One of the investors we like to follow closely here at The Acquirer’s Multiple is Chuck Royce and his team at The Royce Funds. The Royce Funds recently released their commentary (see video below) on the success that they’re having with their deep value investing strategy using Enterprise Value to EBIT as a valuation metric saying:
“If you look at the overall Russell 2000 and say what are the bottom three deciles on valuation, using enterprise value to earnings before interest and taxes as the valuation metric, what you find is there’s a wide variation. That the bottom three deciles sell between a 28% to 57% discount to the overall market. The small-cap market is so wide and diverse that while still maintaining the valuation discipline, the Opportunity Strategy is always finding interesting investment candidates.”
Here’s an excerpt from that commentary:
How would you describe Royce’s Deep Value Strategy to an asset allocator?
So we characterize the Royce Opportunity Strategy as a deep value strategy. Why do we do that? Well, valuation is really at the core of the discipline, in that they, they look for stocks that are cheap based on price-to-book and price-to-sales. Actually distinctively cheap. Generally 25 to 30% cheaper than the overall market. You know, that creates a portfolio that has a number of attributes. The first is, it has high active share. So it regularly is 90 or above active share portfolio. The second is, a distinctive portfolio has the opportunity for distinctive performance. And this strategy has a history of that. Over 70% of the rolling five-year periods, the strategy has beaten the Russell 2000.
How has the Fund performed in single digit market environments?
We think that’s a particularly relevant question because at Royce we believe we are transitioning from a period where the small-cap index, the asset class itself, gave you double digit returns, to a period which is probably more likely to be single digit. Let’s look at Opportunity Strategy and how it has executed in those different environments.
Monthly Rolling 5-Year Average Excess Returns
Opportunity Minus Russell 2000 from 11/30/96 through 6/30/18
Russell 2000 Five-Year Return Range
Well, the history is that the greatest spread on rolling five-year basis that Opportunity Strategy has had has actually been in single digit return environments for the Russell 2000. More precisely when returns have been on a five-year basis between 5 and 10% for the Russell, that has been actually the best spread period for the Opportunity Strategy. Why is that relevant now? Well, we think the most likely scenario for the next five years is that high single digit return for small-caps, and historically that’s been really good for this strategy.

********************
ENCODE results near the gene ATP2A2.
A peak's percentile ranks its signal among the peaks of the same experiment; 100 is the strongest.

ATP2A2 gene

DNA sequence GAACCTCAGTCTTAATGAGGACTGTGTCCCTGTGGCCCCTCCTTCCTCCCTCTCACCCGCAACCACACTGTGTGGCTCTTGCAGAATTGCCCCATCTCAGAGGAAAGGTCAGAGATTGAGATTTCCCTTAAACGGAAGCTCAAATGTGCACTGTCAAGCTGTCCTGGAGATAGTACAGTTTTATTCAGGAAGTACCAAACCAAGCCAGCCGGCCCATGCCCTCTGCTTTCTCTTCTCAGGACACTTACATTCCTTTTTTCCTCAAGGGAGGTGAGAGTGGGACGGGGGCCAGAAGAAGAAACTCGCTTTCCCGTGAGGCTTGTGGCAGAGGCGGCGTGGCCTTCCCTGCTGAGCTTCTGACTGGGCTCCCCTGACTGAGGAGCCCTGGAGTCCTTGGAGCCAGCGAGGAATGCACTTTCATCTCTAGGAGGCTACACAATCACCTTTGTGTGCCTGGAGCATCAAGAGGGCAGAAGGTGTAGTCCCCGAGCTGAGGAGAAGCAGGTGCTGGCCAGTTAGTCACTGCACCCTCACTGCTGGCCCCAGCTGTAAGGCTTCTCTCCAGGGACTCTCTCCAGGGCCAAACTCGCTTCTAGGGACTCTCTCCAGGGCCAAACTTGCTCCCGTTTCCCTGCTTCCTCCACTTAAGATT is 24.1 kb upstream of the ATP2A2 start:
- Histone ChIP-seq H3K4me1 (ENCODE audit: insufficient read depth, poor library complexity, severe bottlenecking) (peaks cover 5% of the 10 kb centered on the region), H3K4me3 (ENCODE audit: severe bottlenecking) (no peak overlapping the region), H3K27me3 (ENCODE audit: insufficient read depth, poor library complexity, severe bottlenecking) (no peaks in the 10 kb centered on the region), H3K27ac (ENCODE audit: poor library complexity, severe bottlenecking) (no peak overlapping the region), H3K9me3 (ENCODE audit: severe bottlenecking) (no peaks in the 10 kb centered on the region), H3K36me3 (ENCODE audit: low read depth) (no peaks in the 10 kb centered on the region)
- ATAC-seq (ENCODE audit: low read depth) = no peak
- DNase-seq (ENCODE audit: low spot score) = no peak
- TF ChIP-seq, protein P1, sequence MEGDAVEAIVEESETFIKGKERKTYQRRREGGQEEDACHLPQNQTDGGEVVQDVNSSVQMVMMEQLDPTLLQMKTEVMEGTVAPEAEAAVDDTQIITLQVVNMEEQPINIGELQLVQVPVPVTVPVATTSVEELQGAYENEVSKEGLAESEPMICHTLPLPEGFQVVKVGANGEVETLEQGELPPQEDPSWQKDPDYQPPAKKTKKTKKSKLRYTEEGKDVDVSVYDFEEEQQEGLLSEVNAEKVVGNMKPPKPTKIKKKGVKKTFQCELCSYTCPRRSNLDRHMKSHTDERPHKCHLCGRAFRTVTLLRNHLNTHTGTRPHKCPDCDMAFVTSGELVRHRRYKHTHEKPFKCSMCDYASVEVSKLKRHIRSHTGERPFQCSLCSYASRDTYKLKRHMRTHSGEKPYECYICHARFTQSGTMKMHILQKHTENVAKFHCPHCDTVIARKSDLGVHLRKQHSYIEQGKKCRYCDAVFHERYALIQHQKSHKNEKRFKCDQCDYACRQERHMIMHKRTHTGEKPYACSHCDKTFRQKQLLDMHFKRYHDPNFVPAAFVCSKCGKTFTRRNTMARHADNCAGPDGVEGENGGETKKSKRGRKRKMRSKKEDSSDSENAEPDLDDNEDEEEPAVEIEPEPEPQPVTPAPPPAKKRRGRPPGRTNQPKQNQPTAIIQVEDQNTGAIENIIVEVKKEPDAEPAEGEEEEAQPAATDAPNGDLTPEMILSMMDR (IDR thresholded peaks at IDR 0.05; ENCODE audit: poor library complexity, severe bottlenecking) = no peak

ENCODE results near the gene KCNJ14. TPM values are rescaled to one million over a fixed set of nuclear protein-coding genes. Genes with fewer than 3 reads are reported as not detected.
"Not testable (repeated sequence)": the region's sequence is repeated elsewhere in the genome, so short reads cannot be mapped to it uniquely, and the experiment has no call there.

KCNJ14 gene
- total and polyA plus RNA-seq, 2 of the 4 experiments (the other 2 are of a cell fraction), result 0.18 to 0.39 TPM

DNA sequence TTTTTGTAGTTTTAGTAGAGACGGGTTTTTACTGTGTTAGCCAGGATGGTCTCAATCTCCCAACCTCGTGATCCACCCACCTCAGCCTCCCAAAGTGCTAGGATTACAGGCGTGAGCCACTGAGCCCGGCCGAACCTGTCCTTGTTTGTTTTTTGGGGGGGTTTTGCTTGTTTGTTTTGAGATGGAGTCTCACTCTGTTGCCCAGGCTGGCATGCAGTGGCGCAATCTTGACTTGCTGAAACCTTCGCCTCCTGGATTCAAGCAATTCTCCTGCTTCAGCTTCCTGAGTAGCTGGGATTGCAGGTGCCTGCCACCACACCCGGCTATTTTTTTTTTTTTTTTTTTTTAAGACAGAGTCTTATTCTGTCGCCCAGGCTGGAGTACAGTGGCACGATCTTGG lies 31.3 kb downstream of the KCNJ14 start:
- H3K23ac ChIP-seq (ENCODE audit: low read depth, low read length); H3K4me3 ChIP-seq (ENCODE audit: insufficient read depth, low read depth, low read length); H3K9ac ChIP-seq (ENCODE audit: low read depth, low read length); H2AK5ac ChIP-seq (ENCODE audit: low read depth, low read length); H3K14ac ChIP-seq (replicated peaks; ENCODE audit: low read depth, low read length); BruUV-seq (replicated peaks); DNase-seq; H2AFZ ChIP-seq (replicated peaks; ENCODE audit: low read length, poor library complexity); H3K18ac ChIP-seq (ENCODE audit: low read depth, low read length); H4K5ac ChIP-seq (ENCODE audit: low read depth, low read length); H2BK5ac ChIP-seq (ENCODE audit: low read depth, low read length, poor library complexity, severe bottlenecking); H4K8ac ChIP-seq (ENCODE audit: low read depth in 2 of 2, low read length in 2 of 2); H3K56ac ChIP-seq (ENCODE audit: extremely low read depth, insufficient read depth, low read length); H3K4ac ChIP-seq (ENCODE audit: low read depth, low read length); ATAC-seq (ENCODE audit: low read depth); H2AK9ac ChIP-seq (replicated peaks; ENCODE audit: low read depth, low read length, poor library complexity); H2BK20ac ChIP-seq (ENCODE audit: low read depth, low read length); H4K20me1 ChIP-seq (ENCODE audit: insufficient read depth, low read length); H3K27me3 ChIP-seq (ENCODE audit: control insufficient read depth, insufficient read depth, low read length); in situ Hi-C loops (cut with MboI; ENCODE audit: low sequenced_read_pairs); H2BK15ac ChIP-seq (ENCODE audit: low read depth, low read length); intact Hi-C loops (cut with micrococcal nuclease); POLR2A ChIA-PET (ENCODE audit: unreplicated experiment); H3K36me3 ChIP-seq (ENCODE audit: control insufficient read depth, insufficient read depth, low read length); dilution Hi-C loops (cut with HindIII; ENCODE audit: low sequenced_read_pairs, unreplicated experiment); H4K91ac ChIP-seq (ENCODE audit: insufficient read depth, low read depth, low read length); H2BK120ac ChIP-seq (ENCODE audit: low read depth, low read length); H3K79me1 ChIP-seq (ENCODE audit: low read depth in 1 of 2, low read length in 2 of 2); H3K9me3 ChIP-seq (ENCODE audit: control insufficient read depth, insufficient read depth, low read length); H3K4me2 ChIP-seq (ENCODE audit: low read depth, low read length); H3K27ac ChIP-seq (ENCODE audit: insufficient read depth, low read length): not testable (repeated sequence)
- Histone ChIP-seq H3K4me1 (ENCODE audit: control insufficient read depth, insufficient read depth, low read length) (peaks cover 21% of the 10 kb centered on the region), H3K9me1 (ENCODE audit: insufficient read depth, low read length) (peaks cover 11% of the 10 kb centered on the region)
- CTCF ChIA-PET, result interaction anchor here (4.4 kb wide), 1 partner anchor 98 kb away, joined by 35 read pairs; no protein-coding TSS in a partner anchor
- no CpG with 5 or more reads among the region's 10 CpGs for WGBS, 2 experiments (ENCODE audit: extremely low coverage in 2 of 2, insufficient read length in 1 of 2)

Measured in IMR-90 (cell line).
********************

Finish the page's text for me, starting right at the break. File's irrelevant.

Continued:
How has the strategy historically done in rising interest rate environments?
We think perhaps among the most underappreciated attributes of the Royce Opportunity Strategy is how well it has historically done in rising interest rate environments.
When 10-Year Treasury Yield was Rising, Opportunity Outperformed the Russell 2000
Trailing Monthly Rolling 1-Year Returns (11/30/96-6/30/18)
The performance data and trends outlined in this video are presented for illustrative purposes only. Past performance is no guarantee of future results. Historical market trends are not necessarily indicative of future market movements.
So if you look one year periods where the 10-year treasury yield has risen over the course of that period, and you said, “How did Opportunity Strategy do versus the small-cap index,” the striking result is over 90% of those periods Opportunity beat the Russell 2000 and by an average of over 1,100 basis points. So rising interest rate environments, if that’s what an allocator thinks is coming, this strategy has historically done quite well.
What is the case for investing in Opportunity strategy today?
So a reasonable question may be well, markets are at all-time highs, you probably are having a hard time finding attractive investments. Maybe this isn’t the best time for this strategy. So that perspective, we think reveals what we think is an enduring misunderstanding about the small-cap market. So one of the things that we feel is perennially underappreciated about the small-cap market is that cliché that it’s, it’s not a stock market, it’s a market of stocks. And what we mean by that is there is wide variation in both quality and valuation at all times and that creates opportunity.
Many Small-Caps Sell at a Significant Discount
Bottom Three Deciles in Russell 2000 Median
LTM EV/EBIT 1 ex negative EBIT as of 6/30/18
1Last Twelve Months Enterprise Value/Earnings Before Interest and Taxes
If you look at the overall Russell 2000 and say what are the bottom three deciles on valuation, using enterprise value to earnings before interest and taxes as the valuation metric, what you find is there’s a wide variation. That the bottom three deciles sell between a 28 to 57% discount to the overall market. The small-cap market is so wide and diverse that while still maintaining the valuation discipline, the Opportunity Strategy is always finding interesting investment candidates.
Here’s the commentary video:
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The Operating Earnings used to calculate the Acquirer’s Multiple is calculated from the top line down. How does it differ from EBIT? Is there a standard way to calculate EBIT?